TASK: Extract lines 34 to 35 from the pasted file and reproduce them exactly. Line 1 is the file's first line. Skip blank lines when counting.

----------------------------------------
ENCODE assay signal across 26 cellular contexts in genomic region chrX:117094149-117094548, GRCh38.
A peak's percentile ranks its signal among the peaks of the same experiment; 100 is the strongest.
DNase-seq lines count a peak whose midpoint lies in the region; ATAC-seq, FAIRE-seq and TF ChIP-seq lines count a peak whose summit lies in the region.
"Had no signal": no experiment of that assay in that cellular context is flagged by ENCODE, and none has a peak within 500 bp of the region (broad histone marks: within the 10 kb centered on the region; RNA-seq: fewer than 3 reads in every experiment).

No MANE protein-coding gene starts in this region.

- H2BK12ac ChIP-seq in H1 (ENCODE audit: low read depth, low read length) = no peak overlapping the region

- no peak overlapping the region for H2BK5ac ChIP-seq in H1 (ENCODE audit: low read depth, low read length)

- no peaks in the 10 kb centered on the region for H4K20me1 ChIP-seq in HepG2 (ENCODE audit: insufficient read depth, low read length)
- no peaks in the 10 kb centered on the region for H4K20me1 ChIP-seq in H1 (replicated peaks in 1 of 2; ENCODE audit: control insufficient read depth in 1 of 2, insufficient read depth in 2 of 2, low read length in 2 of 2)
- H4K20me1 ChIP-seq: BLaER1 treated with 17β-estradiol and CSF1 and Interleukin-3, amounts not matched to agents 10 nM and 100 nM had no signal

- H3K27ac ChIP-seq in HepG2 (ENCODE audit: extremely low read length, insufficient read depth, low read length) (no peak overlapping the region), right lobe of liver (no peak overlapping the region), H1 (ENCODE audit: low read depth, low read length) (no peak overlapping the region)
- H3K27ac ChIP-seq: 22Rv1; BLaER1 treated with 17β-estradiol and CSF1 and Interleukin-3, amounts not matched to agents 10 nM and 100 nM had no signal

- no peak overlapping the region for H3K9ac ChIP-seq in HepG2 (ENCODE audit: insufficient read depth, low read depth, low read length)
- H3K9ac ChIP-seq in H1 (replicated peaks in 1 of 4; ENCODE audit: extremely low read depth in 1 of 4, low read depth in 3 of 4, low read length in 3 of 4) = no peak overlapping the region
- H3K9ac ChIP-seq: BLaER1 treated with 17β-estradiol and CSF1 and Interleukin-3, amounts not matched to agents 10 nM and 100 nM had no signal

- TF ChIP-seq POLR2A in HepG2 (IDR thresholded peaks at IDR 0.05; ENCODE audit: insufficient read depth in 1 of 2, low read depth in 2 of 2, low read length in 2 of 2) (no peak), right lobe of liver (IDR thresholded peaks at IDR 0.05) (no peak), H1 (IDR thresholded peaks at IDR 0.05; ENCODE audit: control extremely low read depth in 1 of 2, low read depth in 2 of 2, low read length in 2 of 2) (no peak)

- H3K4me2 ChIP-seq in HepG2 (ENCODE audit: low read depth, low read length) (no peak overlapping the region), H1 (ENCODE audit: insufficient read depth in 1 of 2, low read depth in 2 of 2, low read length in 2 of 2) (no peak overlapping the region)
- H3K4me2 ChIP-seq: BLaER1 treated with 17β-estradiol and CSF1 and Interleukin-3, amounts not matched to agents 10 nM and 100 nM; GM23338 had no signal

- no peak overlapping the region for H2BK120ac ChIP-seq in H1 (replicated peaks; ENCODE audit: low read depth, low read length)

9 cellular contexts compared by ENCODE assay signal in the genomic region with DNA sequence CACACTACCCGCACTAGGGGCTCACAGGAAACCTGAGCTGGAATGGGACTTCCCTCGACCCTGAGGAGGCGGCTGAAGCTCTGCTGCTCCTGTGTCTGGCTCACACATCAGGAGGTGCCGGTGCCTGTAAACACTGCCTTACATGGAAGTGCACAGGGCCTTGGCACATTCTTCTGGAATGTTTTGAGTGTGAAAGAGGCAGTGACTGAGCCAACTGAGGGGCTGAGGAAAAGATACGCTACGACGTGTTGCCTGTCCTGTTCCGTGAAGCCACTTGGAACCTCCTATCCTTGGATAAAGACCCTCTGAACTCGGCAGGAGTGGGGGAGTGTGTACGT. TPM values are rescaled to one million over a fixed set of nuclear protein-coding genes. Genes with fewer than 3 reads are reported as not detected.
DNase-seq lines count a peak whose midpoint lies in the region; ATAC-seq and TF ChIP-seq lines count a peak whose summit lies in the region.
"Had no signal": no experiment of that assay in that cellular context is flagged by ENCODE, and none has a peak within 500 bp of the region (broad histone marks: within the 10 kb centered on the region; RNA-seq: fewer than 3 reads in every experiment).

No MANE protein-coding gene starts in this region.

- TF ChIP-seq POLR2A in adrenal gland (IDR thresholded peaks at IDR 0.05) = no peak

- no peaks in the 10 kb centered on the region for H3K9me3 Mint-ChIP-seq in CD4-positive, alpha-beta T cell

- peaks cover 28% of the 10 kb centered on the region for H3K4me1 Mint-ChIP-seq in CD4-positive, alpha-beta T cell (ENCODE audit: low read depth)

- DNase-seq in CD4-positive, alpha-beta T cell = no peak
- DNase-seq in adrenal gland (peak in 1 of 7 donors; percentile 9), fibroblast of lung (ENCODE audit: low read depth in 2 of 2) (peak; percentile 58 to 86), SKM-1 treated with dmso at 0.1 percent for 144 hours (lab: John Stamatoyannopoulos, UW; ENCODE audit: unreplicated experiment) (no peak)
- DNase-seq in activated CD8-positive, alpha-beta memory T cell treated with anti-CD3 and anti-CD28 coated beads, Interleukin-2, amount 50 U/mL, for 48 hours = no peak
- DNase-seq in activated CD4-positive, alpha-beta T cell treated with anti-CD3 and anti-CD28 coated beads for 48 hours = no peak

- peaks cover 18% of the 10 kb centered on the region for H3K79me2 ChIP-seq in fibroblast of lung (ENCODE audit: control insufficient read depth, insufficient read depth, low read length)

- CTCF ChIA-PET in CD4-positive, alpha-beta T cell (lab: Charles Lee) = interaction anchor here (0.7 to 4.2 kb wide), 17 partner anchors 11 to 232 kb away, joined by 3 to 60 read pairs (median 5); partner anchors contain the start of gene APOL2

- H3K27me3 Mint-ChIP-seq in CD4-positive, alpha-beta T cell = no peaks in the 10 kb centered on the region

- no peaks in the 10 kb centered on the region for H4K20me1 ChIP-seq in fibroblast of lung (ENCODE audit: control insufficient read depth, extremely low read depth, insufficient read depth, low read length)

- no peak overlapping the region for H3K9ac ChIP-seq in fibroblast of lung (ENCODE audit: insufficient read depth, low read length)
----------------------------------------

- no peaks in the 10 kb centered on the region for H4K20me1 ChIP-seq in fibroblast of lung (ENCODE audit: control insufficient read depth, extremely low read depth, insufficient read depth, low read length)

- no peak overlapping the region for H3K9ac ChIP-seq in fibroblast of lung (ENCODE audit: insufficient read depth, low read length)